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spoko

spoko

Currently reading

The Oligarchs: Wealth and Power in the New Russia
David E. Hoffman
The Master and Margarita
Mikhail Bulgakov, Diana Burgin, Katherine Tiernan O'Connor
Nonviolent Communication: A Language of Life
Arun Gandhi, Marshall B. Rosenberg
Bonhoeffer: Pastor, Martyr, Prophet, Spy
Eric Metaxas, Timothy Keller
Parting the Waters: Martin Luther King and the Civil Rights Movement 1954-63
Taylor Branch
The Path to Power
Robert A. Caro
The Nature of Nebraska: Ecology and Biodiversity
Paul A. Johnsgard
Thelonious Monk: The Life and Times of an American Original
Robin D.G. Kelley
Cutting for Stone
Abraham Verghese
The Prisoner's Wife: A Memoir - Asha Bandele I don't even know where to begin describing this book. It's absolutely stunning. One of my all-time favorite books, and one of very few that I would give a perfect ‘10' to.

All I knew going in was the basic blurb: asha bandele met, fell in love with, and eventually married a man who is doing 20 to life for murder. This is the story of that relationship. It sounded interesting, though honestly I wasn't sure I'd even bother finishing the book. I had high hopes, but they weren't based on much and I knew I could easily be disappointed. But the writing is so powerful and direct, you cannot help but sink into bandele's story. It's so much more than the story of a woman who fell in love against all odds. bandele writes with such insight and honesty, and you find yourself moving through love, power, struggle, heartbreak, joy, hope, misery, sex, birth, death, discovery, and hundreds of other states. The story is relentless, and yet flows with absolute grace.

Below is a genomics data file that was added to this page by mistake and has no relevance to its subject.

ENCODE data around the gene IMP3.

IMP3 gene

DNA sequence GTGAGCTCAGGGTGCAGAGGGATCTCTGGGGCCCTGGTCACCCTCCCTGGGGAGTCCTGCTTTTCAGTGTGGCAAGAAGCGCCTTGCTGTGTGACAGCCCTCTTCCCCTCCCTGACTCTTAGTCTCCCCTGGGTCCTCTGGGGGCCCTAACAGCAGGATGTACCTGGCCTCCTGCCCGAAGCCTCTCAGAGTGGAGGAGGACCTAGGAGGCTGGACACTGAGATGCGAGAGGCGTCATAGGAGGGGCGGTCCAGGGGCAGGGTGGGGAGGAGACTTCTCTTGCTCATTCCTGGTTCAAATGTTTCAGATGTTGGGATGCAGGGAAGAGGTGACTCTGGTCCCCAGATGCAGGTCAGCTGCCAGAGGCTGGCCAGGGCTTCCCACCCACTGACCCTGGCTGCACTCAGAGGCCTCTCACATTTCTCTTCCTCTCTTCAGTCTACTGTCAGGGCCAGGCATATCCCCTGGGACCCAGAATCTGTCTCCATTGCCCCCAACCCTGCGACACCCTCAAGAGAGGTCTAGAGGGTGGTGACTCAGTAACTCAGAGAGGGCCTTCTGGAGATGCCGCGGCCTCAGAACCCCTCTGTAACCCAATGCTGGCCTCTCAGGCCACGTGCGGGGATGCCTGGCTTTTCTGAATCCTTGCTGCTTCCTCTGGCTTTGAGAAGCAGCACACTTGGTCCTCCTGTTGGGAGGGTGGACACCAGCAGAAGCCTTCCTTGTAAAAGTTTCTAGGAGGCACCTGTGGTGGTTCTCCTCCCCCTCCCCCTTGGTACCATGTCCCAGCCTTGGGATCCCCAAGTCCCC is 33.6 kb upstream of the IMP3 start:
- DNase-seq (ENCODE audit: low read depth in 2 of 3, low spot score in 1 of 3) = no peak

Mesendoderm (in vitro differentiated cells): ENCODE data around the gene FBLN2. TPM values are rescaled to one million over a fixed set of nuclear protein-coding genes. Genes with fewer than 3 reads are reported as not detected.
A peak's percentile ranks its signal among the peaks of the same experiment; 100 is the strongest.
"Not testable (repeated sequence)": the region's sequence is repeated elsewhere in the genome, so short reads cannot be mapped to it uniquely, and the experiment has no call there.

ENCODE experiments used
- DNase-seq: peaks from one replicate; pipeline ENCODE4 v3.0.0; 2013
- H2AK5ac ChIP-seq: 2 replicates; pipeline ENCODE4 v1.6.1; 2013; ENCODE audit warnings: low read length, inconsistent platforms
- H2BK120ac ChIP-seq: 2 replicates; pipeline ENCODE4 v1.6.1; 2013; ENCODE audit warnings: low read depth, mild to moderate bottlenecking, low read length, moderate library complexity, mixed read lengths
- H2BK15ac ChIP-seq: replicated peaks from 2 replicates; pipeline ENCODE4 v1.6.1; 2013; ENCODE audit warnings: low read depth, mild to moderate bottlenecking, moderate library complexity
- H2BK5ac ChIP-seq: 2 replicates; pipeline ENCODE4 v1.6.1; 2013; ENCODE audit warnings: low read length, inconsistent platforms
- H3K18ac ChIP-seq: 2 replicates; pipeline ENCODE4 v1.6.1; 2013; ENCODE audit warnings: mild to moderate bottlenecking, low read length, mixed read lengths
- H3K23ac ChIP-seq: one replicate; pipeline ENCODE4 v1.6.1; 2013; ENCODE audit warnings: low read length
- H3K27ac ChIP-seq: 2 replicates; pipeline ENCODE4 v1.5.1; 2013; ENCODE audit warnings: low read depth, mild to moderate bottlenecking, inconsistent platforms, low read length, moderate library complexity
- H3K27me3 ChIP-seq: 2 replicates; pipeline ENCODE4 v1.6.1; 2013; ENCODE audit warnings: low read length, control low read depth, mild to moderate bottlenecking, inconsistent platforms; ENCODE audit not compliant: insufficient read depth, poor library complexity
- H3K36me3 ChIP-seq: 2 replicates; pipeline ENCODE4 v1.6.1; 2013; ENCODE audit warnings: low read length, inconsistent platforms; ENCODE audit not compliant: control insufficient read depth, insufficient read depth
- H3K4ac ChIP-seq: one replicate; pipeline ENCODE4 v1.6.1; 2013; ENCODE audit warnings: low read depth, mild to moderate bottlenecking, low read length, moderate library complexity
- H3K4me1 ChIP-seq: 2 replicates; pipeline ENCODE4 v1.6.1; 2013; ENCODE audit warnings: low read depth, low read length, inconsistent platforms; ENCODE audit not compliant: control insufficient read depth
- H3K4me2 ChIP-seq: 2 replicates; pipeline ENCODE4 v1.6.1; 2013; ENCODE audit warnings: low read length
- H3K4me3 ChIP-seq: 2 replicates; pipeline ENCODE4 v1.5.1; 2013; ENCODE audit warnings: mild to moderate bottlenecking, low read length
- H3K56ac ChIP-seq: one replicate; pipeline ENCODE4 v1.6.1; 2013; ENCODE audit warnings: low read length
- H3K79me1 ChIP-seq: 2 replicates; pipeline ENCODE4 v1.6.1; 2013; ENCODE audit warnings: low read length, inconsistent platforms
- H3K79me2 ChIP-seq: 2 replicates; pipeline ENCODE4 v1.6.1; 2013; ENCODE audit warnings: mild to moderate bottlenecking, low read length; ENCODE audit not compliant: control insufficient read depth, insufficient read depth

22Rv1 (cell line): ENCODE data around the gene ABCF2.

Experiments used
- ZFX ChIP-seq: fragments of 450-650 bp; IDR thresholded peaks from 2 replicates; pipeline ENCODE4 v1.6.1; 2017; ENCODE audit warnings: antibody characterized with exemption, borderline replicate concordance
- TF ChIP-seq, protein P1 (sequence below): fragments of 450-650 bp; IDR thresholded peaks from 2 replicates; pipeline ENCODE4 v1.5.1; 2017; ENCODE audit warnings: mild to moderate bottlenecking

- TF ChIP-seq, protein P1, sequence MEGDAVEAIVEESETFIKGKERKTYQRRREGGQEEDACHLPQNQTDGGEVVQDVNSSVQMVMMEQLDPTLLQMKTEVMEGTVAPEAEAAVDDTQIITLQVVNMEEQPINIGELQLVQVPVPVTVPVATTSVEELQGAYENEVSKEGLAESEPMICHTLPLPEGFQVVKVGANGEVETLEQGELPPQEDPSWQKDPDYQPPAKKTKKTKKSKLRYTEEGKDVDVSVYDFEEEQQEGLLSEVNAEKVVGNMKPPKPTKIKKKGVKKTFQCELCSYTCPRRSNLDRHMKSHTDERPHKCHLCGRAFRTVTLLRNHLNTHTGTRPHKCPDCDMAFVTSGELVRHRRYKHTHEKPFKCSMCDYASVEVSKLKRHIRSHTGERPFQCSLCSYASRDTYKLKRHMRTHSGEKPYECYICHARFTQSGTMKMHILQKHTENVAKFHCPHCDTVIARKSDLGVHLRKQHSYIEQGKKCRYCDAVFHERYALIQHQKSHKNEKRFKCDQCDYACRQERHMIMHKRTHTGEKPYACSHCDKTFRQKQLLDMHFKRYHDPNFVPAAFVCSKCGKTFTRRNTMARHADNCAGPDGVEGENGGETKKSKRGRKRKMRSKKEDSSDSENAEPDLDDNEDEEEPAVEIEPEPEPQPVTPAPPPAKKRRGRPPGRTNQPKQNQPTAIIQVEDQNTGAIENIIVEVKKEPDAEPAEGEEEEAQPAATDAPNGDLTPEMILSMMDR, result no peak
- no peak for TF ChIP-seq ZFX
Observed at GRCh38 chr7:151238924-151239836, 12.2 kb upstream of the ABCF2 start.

I'm not doing it justice, but what a stunning book. Seriously, I'm almost speechless with its beauty. Of course, I would recommend it to just about anyone. With one slight caveat, and it's not a fault with the book in my opinion, but it's something I'd add to the recommendation. That is that several people have mentioned when they started this book that they didn't think they'd finish it because her writing is just too . . . much. Too poetic or too flowery or something. I noticed that as well. And I can't say that it lost that as the book went on, but after a while you see that it really works. She talks about some really intense things in the book, and her style of writing really helps carry it without getting too mired down. So I guess I'd just say this: If all that's bothering you is her writing style, keep reading. I think you'll find that you're enjoying the book by the time you're halfway through at least.